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If you're itching to get rid of poison ivy in your yard, wait! This Vermont native has its good side.

 A bushy plant with dark green leaves that come in sets of three.
Sometimes poison ivy is easy to identify because of its leaves. But not all poison ivy follows the "leaves of three, let it be" rule. Poison ivy can look different and still cause a skin rash for some. This plant also provides food for deer, birds and insects.

When it comes to this native plant, 10 to 15% of the population is immune to poison ivy's itchy wrath.

For the rest of us, once we touch any part of the plant, we get that rash, which is caused by the oily mixture in it, called urushiol.

And urushiol is not just in or on the leaves, it's found in the stems, the roots and the seeds of the poison ivy plant. And the plant can be dormant and still cause issues.

That's why in the middle of the winter, if you're cleaning up the yard and cut some poison ivy roots or stems, you can still get a rash.

Be sure to identify the plant with a plant guide or by using a plant ID app on your phone.

Poison ivy is easy to confuse with other plants. And the old, "Leaves of three, let them be" adage does not always work.

The plants leaves can be small or large, have lobes or be serrated and sometimes have more than three leaflets.

Despite its bad rap, poison ivy is actually a good plant. It's a food source for deer and insects that eat the leaves and birds that eat the berries.

Poison ivy also vines and climbs up tree trunks, which in the fall, show off beautiful foliage.

In a forest setting, especially when the plants are at the edge of a forest, they act like a curtain and block the trees from heavy winds.

Still, poison ivy growing in yard where you or your pets frequent isn't idea. In that case, you might want to do something about it.

Try mowing it down repeatedly to weaken it. You could also try to cover the poison ivy with a tarp. Take care when pulling out roots; you'll want to wear gloves, long sleeves, long pants, even boots and a mask.

Really large poison ivy stems should be cut off about a foot or two from the ground. And if you use a very specific herbicide for poison ivy, you can paint it directly on the cut stem then cover the cut with an empty cup.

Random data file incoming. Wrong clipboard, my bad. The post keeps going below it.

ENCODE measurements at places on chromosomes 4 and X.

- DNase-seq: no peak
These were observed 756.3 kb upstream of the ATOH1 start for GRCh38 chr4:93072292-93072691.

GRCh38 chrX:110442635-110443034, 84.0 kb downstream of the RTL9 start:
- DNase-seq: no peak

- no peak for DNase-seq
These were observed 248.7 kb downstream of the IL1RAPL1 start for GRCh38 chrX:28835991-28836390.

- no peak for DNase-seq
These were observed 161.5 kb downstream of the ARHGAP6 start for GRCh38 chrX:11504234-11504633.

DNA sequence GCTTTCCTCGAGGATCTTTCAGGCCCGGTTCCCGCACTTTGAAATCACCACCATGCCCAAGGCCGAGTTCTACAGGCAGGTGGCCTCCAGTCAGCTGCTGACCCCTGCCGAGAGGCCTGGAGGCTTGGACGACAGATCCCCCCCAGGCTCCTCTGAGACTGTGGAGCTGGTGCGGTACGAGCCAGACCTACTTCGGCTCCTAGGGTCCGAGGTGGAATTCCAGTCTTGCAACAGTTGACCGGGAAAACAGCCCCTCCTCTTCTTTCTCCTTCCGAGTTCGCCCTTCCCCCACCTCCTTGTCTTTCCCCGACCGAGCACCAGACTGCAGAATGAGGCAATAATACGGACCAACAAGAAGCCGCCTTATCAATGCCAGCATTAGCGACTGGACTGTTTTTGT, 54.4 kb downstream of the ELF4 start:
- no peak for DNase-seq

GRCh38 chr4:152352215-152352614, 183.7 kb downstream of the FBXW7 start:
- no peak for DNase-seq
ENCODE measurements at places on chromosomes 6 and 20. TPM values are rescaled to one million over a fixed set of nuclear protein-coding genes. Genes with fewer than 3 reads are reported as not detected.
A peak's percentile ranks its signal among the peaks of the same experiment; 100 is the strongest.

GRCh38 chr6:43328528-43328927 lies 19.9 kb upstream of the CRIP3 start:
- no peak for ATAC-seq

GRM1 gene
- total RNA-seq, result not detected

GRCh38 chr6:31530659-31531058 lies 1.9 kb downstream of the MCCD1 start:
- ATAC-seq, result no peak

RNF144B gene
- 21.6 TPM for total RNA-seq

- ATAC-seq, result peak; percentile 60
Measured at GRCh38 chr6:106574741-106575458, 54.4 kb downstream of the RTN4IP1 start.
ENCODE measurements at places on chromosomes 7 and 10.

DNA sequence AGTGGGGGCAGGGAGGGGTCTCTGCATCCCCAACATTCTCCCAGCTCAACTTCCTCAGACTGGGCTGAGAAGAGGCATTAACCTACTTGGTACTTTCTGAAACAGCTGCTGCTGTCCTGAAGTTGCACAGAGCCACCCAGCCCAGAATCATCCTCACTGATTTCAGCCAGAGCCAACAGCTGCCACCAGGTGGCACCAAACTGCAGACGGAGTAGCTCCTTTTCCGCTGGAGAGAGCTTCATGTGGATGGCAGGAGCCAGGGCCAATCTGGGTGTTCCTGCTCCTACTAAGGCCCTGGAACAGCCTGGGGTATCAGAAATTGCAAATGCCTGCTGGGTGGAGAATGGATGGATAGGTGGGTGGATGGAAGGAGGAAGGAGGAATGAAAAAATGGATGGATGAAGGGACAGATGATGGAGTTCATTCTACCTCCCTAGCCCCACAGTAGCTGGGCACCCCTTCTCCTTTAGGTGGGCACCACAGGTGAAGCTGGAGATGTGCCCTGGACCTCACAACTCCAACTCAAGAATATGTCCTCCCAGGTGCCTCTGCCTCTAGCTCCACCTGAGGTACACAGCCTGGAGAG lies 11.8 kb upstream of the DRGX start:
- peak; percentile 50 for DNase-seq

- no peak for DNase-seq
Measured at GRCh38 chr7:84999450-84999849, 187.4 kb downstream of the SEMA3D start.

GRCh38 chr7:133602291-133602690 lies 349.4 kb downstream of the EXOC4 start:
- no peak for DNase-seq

The herbicide will translocate down into the soil and kill the plant that way and not harm things around it.

Q: Phlox has taken over my garden. The previous owner planted a white variety but the garden is now filled with the pink variety, found on the banks of the Winooski. These plants have a really strong root system. How do I control them while not harming the day lilies, the lady's mantle and the Brown-Eyed Susans that they are crowding out? - Becky, in Essex

A: Pink phlox, which is a species version that does spread really readily, is a tough one to get rid of.

Right about now in the growing season, try to do some selective hand-pulling of the phlox. You're not going to get them all but at least you can get a jump on them.

Hand-pulling the phlox will open up spots for the other perennials to kind of fill in. And the more perennials you have filling in, they less likely the pink phlox will be to take over.

And then next spring, if you can identify the plant as it first comes in, do the same thing and pull it up. If you can stay ahead of the phlox, you can create a situation where the other plants crowd it out.

All Things Gardening is powered by you, our audience! Send us your toughest conundrums and join the fun. Submit your written question via email, or better yet, leave a voicemail with your gardening question so we can use your voice on the air! Call Vermont Public at 1-800-639-2192.

Listen to All Things Gardening Sunday mornings at 9:35 a.m., and subscribe to the podcast to listen any time.

Mary Williams Engisch is a local host on All Things Considered.
Charlie Nardozzi is a nationally recognized garden writer, radio and TV show host, consultant, and speaker. Charlie is the host of All Things Gardening on Sunday mornings at 9:35 during Weekend Edition on Vermont Public. Charlie is a guest on Vermont Public's Vermont Edition during the growing season. He also offers garden tips on local television and is a frequent guest on national programs.